Charles P. Madenjian, Ph.D.

Charles P. Madenjian

cmadenjian@usgs.gov

CV: File Download

Great Lakes Science Center, US Geological Survey

Research Fisheries Biologist

Department of Fisheries and Wildlife

Adjunct Professor


Area of Expertise:

Natural resource ecology, particularly fish ecology, fisheries biology, and management


Background

Great Lakes Science Center, U. S. Geological Survey
Ann Arbor, Michigan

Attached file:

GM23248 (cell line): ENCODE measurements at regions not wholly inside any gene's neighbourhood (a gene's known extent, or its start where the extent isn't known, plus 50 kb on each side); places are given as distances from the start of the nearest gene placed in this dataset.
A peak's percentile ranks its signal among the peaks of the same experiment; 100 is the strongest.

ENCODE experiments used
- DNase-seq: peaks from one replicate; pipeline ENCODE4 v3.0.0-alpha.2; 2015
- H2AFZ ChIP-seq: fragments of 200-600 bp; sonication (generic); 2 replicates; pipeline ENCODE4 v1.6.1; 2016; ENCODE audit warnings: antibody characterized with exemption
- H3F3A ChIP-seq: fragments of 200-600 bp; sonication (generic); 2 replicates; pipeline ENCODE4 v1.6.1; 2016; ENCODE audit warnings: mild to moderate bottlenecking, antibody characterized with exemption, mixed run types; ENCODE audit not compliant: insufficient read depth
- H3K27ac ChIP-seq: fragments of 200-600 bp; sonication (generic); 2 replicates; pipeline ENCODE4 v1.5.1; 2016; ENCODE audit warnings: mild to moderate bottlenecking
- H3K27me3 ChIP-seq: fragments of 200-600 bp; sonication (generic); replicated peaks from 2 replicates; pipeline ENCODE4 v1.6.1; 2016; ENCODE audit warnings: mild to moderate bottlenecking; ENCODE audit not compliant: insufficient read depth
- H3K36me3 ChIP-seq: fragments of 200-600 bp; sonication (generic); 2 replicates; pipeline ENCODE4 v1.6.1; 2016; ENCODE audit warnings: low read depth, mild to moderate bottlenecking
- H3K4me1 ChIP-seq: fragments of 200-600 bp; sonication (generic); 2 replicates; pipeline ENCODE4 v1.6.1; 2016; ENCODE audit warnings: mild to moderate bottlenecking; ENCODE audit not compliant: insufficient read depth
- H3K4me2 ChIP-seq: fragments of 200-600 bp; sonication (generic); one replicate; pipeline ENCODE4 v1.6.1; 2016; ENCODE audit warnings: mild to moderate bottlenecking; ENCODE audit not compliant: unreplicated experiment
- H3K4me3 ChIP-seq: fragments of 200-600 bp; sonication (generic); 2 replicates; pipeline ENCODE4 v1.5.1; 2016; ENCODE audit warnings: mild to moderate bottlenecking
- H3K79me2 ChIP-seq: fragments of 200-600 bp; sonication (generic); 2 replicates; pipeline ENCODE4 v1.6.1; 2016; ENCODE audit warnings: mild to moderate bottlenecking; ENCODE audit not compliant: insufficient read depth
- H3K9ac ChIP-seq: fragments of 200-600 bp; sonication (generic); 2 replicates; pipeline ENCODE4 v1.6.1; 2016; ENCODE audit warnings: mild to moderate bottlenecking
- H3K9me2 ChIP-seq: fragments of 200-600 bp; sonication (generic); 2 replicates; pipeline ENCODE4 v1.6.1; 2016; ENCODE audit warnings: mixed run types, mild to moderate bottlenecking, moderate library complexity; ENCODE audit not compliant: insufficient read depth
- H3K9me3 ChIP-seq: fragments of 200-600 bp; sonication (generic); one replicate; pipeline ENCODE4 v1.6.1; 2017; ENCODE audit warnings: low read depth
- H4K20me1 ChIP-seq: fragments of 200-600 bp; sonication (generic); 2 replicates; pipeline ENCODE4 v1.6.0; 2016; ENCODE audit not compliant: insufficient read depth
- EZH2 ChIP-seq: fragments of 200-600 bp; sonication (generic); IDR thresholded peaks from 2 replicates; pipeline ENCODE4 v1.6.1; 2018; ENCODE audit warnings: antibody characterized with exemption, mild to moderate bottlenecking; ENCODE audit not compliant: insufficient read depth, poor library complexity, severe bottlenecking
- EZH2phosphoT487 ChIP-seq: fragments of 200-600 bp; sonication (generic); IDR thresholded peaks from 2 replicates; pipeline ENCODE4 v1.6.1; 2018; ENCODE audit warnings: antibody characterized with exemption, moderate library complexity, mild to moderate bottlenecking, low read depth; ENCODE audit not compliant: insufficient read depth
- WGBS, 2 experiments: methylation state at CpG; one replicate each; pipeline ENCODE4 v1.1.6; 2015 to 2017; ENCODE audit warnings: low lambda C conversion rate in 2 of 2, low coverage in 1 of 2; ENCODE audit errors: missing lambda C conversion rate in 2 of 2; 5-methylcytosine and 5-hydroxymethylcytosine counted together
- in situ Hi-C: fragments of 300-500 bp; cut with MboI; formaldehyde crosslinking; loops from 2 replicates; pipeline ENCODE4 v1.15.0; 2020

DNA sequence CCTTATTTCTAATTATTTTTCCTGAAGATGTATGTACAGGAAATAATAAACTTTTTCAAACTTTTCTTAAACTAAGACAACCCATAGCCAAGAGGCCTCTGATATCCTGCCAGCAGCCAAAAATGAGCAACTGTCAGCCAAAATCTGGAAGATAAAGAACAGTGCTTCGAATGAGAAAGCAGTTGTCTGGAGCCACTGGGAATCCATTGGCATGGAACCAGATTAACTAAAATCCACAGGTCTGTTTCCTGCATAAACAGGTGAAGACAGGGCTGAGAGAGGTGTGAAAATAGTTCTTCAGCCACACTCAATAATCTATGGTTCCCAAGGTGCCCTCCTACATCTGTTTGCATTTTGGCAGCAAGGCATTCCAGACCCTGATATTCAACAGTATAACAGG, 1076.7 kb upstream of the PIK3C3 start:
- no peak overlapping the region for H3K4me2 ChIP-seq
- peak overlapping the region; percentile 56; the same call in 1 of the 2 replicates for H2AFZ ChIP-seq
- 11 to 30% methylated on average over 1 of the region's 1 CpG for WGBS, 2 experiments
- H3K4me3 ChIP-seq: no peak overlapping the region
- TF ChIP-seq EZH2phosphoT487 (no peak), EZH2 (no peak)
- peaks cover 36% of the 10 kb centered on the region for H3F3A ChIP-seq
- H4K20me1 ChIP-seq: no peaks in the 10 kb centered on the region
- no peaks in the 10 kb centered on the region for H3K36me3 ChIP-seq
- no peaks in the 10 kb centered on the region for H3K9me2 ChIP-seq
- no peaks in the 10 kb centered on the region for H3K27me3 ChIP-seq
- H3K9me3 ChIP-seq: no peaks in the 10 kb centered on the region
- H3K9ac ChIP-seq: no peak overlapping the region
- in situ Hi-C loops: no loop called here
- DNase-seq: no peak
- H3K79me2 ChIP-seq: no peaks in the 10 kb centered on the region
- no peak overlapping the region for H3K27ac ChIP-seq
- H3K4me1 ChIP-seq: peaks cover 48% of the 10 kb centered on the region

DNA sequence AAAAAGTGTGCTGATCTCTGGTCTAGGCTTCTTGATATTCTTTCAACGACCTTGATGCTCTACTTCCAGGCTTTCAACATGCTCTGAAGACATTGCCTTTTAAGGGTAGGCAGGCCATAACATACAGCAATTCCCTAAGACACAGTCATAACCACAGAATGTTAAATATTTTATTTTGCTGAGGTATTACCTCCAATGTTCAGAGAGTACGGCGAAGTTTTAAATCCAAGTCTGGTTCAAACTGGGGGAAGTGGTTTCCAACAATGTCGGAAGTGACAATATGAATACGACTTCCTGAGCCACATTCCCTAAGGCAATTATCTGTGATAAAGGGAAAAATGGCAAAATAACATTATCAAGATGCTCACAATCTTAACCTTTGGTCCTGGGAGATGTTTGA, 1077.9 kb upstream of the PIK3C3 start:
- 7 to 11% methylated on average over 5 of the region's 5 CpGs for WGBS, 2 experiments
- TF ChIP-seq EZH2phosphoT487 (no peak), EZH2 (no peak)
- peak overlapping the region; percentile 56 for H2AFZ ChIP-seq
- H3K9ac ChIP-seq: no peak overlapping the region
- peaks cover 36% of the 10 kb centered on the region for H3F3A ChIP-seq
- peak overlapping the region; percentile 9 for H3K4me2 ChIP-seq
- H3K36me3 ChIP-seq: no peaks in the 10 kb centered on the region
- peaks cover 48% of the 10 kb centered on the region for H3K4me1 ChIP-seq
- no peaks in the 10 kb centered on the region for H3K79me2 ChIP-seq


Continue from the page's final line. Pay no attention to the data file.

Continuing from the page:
Research Fishery Biologist.  1/92 to present.  Research in the following four theme areas:  (1) fish community dynamics and native fish restoration in the Laurentian Great Lakes, (2) invasion biology in the Laurentian Great Lakes, (3) evaluation and application of fish bioenergetics models, and (4) contaminant accumulation in fish.  Research in theme area 1 is directed at understanding the dynamics of fish populations and fish communities in the Great Lakes and at restoring native fish populations to the Great Lakes.  Research in this theme area draws heavily from the annual surveys conducted by the Great Lakes Science Center (GLSC).  To track prey fish abundances through time, the GLSC has been performing bottom trawl surveys each year on all five Laurentian Great Lakes from as early as 1973.  To complement the bottom trawl surveys, the GLSC has more recently begun to perform hydroacoustic surveys on the lakes each year.  In addition, to track progress toward lake trout (Salvelinus namaycush) restoration, the GLSC annually conducts gillnet surveys in each of the lakes.  For Lake Michigan, the annual gillnet surveys began in 1991 in the Northern Refuge of the lake.  The annual bottom trawl surveys are not only essential for understanding the dynamics of the important prey fish species in Lake Michigan, but are invaluable in determining the degree of species interactions between the various species of prey fish.  Likewise, the annual gillnet surveys are essential for determining progress toward lake trout restoration in the Northern Refuge of Lake Michigan.  In addition, habitat suitability for cisco (Coregonus artedi) in Green Bay (Lake Michigan) has been investigated.  Various types of both regression modeling and population modeling have also been used to better understand the dynamics of Great Lakes fish populations and fish communities.  Cross-lake comparisons are essential toward understanding prey fish dynamics and impediments to native species restoration in the Great Lakes.  Research in theme area 2 is directed at understanding the effects of invasives on native and naturalized fish populations and fish communities and at identifying the important factors controlling the abundance of invasives in the Laurentian Great Lakes.  Research in this theme area draws heavily from the annual surveys conducted by the GLSC.  In addition, various types of both regression modeling and population modeling are used to better understand effects of invasives on fish communities as well as to assess the importance of various factors on controlling abundance of invasives.  Cross-lake comparisons are essential in determining effects of invasives on Great Lakes food webs.  Research in theme area 3 is directed at:  (a) evaluating the performance of fish bioenergetics models both in the laboratory and in the field, and (b) applying fish bioenergetics models in new and novel ways to better understand feeding ecology of fish.  Part of the effort in theme area 3 includes use of polychlorinated biphenyls (PCBs) as tracers for energy flow between prey and predator.  Research in theme area 4 is directed at:  (a) the sex effect on PCB concentrations in fish, (b) trophic transfer efficiencies of contaminants to fish from their food, and (c) rates of mercury excretion by fish.  Bioenergetics modeling is also useful in studying sex differences in PCB concentrations.  Laboratory experiments are used to estimate trophic transfer of PCBs, mercury, and other contaminants to fish from their food, as well as to estimate the rate of mercury excretion by fish.